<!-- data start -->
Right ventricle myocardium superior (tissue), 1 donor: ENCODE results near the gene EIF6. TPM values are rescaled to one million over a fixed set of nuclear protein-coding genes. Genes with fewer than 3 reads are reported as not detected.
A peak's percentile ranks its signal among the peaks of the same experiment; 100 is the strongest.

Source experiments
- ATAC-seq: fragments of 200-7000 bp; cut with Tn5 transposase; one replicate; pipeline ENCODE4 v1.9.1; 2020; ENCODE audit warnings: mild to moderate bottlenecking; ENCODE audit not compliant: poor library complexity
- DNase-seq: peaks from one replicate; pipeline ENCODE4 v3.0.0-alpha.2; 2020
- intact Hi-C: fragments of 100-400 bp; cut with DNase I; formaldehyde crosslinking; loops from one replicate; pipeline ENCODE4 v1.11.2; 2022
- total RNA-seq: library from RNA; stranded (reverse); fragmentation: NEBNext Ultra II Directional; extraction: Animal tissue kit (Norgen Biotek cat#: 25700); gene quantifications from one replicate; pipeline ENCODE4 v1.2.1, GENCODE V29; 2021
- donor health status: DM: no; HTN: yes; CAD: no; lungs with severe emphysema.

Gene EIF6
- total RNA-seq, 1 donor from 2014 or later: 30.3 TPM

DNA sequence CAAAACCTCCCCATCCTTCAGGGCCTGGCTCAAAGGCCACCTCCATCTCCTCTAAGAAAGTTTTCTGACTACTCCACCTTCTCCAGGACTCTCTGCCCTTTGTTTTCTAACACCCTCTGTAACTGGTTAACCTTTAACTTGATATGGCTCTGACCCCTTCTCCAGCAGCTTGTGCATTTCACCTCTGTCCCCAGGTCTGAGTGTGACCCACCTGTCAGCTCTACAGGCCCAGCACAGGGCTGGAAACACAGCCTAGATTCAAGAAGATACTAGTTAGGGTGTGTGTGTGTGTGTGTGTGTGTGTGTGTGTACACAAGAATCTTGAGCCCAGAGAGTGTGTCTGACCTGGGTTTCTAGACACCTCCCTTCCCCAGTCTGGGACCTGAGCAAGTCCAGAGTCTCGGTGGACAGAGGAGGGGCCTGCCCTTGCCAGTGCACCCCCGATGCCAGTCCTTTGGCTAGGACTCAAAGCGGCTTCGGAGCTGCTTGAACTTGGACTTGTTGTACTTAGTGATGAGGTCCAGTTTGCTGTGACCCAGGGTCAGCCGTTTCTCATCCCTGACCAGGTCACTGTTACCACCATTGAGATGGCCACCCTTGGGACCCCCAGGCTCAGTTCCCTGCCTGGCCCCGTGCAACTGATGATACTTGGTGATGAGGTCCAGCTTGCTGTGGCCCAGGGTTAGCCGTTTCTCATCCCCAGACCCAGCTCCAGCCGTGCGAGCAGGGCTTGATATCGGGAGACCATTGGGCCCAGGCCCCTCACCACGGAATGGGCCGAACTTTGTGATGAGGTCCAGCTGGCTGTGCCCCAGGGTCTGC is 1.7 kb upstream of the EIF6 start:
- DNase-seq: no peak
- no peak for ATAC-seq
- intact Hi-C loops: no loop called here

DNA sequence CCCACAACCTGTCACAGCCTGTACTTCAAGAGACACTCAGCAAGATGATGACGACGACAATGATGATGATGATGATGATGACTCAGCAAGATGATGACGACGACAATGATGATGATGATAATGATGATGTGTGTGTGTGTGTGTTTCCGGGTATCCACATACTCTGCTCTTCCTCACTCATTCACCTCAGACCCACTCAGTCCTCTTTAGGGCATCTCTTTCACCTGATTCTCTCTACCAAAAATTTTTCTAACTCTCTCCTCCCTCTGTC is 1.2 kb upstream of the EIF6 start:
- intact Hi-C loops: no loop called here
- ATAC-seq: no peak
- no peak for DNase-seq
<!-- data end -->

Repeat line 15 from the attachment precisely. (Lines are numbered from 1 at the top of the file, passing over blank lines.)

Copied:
DNA sequence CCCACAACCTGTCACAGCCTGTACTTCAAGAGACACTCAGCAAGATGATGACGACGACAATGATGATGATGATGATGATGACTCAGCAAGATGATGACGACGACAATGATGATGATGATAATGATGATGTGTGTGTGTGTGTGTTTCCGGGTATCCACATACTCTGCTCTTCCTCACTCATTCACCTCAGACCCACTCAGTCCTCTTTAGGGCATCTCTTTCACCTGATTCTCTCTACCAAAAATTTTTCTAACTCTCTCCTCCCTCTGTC is 1.2 kb upstream of the EIF6 start: